3. Improve representative democracy (the electoral system and political parties);
  4. Democratize information and communications;
  5. Democratize the judicial system

How germane, given what has been trending in Barbados. The President of the Senate recently resigned and has been replaced by a party insider, with no reason given for the particular appointment. The Chief Justice has retired and advertisement for a replacement has been broadcasted. Despite that, critics are confident that a party affiliate is a surety for the post.

And with the recent Throne Speech and the intent of the Government to implement measures towards same sex civil unions and republicanism, there has been some furore over whether Government should proceed unilaterally in the case of becoming a Republic or by way of referendum, as it has for same sex marriage notwithstanding the civil union stop gap.

Such political angst is ubiquitous in democratic forms of government but there are lesson to be learnt here for the DLP. Changes are not easy. They are disruptive and divisive, but they are inevitable.

My Advice to DePeiza
Scrutinize these political reforms posited by Maroni. Juxtapose them against the political landscape of Barbados and your ideals for the DLP. In detail, pen how you would realign the political principles of the DLP taking into account this framework. Promulgate it to the public along with any other reforms that you deem necessary under the circumstances.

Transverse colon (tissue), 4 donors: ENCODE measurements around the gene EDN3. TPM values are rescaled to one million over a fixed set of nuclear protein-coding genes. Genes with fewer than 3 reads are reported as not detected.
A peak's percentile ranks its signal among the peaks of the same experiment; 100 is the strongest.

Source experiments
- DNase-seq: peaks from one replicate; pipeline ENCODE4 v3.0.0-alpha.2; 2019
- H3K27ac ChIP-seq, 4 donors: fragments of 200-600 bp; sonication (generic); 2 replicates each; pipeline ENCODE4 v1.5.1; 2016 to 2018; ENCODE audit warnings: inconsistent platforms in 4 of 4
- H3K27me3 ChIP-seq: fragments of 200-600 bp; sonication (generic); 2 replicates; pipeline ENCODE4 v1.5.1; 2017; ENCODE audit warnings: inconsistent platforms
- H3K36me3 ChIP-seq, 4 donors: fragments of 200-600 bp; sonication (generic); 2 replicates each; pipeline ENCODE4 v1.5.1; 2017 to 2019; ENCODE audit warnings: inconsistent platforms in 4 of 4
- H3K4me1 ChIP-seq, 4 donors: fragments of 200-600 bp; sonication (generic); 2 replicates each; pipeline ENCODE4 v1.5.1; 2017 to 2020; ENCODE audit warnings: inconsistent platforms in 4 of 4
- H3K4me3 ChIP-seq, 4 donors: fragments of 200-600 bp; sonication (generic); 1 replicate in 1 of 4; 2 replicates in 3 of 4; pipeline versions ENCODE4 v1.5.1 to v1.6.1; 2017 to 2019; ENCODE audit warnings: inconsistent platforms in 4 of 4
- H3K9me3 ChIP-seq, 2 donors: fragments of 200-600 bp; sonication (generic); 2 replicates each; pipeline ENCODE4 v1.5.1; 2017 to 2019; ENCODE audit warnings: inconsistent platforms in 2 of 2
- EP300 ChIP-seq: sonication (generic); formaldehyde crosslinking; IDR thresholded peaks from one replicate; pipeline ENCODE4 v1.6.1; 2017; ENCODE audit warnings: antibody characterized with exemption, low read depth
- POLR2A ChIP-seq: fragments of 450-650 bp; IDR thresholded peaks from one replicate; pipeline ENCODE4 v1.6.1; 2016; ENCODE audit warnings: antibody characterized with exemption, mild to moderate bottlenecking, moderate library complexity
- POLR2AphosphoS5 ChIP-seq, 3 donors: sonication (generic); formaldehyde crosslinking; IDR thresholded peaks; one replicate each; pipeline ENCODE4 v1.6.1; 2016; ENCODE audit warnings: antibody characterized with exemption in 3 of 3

Above all, mean it, and demonstrate that you do. We must know where you stand. We must know where you intend to take us and above all we must believe you. You may not win the next election and you may not win any election but you would have propelled the DLP into the future and perhaps ensure its existence.

262 thoughts on “Reform or Die


  1. I actually feel insulted that Hal Austin of all creatures, believes he has something that i would want…BOY stay in ya lane, ya really don’t know what i will bring down on ya stupid ass.


  2. I think this blog plays an important role for persons to express their opinions. At this time, it is needed even more because the mainstream media does not show a lot of objectivity to a government that has all the seats in Parliament including the opposition member. Caswell opposes like an opposition should and not like his leader who is very passive. For example, he said that the consultants cost is too high but never pushed for the costs to be disclosed. There are now extra costs for two special envoys based in Barbados. There must be a push for transparency in government business in Barbados


  3. Don’t mind Ha, Ha…shame got him, I contacted FT a while back and showed them what he did, they had the info still, he can never get over it…am sure he is no longer invited to any meet and greets…he was so ashamed all he said was that he no longer works there, of course not, and ya will not be invited back either..after i gave them the heads up…


  4. @ Hal Austin September 21, 2020 1:10 PM “Yes he is a Barbadian, like the late prime minister David Thompson. Steuspe….(Quote) What does this mean?”

    It means that you loved the foreign born David Thompson, and you can learn to love the foreign born David Commissiong too.

    Love is good.


  5. What slaves are not understanding is that there should be NO BORDERS in the Caribbean, because we are ALL COUSINS by blood, just as there should be NO BORDERS IN AFRICA..